I was surprised to discover that Thomas Frank, the Baffler founder and author of What’s the Matter with Kansas? and One Market Under God and other left-leaning cultural critiques, would be writing a regular column for the Wall Street Journal‘s editorial page. I learned about it when he wrote about the Obama “bitter” crisis for the paper on Monday. His new gig is especially striking considering that he has derided the page so thoroughly in the past, making it a go-to source for conservative nonsense when he wants to make a point about some typical piece of disingenuous right-wing rhetoric. Now he’ll be sidled along next to it—if only he could know what else was on the page and debunk it as it appears. And you figure the perch was something Frank really couldn’t turn down; it’s too prominent, too tempting a place from which to polemicize. He can serve as a fifth column, preparing the way for the hoped-for takeover of business culture by sensible minds—people who see the futility of creating asset bubbles and the evil of suppressing unions and wages, who are willing to denounce the marketing racket and question the imperatives of consumer-driven growth at all costs, and so on.
But you have to wonder, What is Murdoch, et. al., up to here? It’s a move that seems akin to the NYT‘s printing Bill Kristol’s risible columns, which are fulsome fodder for liberal tut-tutting and so make a certain sense of the NYT‘s presumed readership. But Frank is no hack, like Kristol; Frank’s columns are not so easy to laugh off, nor are they rote recitations of the current state of the ideology he is supposed to represent. The WSJ used to have Alexander Cockburn write a token lefty column for its editorial page back in the 1980s, as Kathy G notes. But unlike Kathy, I don’t believe that the editors at the WSJ “see the writing on the wall, and they know they can’t ignore liberals anymore.” This does not strike me as an attempt to give credence to or acknowledge liberal readers, but maybe I underestimate the attraction Frank might have for people who otherwise wouldn’t bother with WSJ. Maybe it will drive some traffic their way on the Web, as his Monday column was probably more widely linked than the customary tripe. But maybe the editors recognized a kindred spirit, not in ideology by in rhetorical technique. Far too often, liberal polemic is earnest, self-righteous, humorlessly urging some borderline condescending concern on readers for those who can’t speak for themselves. Frank is not that kind of writer; like kindred spirit Barbara Ehrenreich, he seems to delight instead in sarcasm and the kind of haughty diction that frequently enlivens Marxist critiques while eschewing the sort of punning triviality or jargon-laden turgidity that sometimes undermines more-contemporary leftist discourse. Here’s a typical sample, from Monday :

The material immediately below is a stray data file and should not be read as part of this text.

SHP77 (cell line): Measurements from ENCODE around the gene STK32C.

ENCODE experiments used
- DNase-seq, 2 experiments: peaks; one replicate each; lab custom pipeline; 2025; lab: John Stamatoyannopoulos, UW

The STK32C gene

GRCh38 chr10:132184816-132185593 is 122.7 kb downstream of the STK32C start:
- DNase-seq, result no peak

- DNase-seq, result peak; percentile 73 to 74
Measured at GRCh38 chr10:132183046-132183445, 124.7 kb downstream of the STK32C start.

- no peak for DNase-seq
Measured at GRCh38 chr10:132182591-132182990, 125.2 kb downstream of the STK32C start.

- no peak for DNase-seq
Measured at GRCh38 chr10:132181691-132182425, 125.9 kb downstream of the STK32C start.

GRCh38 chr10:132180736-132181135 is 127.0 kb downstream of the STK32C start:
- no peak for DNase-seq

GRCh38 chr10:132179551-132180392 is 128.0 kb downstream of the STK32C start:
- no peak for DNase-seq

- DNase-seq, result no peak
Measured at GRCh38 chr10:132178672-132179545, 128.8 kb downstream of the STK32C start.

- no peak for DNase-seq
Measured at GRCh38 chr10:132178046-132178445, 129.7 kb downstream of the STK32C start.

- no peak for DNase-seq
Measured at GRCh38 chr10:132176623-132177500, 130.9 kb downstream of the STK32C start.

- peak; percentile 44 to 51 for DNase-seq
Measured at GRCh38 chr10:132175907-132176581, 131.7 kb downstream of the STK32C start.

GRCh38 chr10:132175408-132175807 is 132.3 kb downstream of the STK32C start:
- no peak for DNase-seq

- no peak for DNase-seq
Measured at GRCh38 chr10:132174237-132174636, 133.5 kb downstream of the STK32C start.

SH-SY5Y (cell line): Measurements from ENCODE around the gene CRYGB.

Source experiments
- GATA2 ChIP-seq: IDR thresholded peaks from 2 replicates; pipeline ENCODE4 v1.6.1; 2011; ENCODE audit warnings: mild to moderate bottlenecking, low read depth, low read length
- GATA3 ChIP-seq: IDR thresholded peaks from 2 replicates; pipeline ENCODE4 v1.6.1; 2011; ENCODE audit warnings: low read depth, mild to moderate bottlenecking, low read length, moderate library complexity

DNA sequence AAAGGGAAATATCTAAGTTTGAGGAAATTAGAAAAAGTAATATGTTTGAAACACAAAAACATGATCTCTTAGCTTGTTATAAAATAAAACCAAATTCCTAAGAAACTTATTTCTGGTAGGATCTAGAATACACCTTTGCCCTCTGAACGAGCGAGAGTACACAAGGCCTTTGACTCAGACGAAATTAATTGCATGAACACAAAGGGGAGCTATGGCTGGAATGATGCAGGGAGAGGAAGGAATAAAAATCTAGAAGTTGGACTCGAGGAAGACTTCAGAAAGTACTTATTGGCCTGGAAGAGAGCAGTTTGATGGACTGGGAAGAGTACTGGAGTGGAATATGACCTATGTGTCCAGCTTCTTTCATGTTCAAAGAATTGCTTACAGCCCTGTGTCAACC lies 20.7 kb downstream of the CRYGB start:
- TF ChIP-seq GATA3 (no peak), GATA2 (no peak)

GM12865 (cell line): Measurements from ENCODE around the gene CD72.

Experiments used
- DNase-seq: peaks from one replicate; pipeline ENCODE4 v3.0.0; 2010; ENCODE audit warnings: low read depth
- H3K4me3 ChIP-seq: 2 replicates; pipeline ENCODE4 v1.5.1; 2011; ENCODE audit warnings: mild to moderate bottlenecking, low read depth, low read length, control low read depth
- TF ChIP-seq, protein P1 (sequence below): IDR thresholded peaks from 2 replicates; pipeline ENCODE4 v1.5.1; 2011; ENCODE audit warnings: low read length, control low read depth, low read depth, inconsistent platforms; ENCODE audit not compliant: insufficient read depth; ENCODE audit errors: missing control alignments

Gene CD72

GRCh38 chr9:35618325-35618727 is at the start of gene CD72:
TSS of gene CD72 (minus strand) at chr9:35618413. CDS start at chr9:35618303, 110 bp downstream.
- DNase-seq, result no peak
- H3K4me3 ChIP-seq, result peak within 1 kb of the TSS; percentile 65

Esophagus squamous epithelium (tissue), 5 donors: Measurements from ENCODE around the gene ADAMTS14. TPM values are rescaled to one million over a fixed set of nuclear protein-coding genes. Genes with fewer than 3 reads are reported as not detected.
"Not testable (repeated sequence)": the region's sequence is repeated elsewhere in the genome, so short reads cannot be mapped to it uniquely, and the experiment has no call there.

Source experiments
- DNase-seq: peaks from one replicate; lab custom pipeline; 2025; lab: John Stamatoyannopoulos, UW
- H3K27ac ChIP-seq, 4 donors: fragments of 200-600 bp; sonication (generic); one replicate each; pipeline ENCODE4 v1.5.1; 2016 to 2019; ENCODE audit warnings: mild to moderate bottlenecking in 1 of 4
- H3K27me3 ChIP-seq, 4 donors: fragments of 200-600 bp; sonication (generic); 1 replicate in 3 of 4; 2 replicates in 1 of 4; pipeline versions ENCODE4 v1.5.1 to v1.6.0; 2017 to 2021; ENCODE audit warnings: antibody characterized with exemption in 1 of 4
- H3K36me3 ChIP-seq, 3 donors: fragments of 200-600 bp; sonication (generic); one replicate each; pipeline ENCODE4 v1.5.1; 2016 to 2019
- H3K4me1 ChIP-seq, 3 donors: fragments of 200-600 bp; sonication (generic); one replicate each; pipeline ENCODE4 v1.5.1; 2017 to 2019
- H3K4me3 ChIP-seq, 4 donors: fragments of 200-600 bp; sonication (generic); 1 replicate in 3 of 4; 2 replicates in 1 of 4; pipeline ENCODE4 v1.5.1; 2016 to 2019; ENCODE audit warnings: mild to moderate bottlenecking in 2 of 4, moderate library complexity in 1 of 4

Ah, but Hillary Clinton: Here’s a woman who drinks shots of Crown Royal, a luxury brand that at least one confused pundit believes to be another name for Old Prole Rotgut Rye. And when the former first lady talks about her marksmanship as a youth, who cares about the cool hundred million she and her husband have mysteriously piled up since he left office? Or her years of loyal service to Sam Walton, that crusher of small towns and enemy of workers’ organizations? And who really cares about Sam Walton’s own sins, when these are our standards? Didn’t he have a funky Southern accent of some kind? Surely such a mellifluous drawl cancels any possibility of elitism.
Note the ironic rhetorical questions, the juxtaposition of played-out words like “funky” with colorful, near ostentatious ones like “mellifluous.” Not to mention the absolutely perfect put down of the lazy media coverage of Clinton’s campaign stage management. It’s sardonic, unapologetically smart and allusive, and it verges on downright mean-spiritedness, and that’s what links it to the WSJ’s customary editorial voice, which is often sharpened with contempt. Frank, too, often seems nearly contemptuous, which is a great asset—it conveys confidence in left-wing ideas that you don’t walways see, and suggests strongly (just like Economist “leaders” frequently do) that you’d be stupid to disagree. Some misinterpret this rhetorical strategy as elitist, but it strikes me as just a refusal to wheedle.
Still I don’t think regular WSJ editorial page readers will be dismayed by Frank’s columns, but perhaps they’ll recognize the tone and delight in its flamboyance.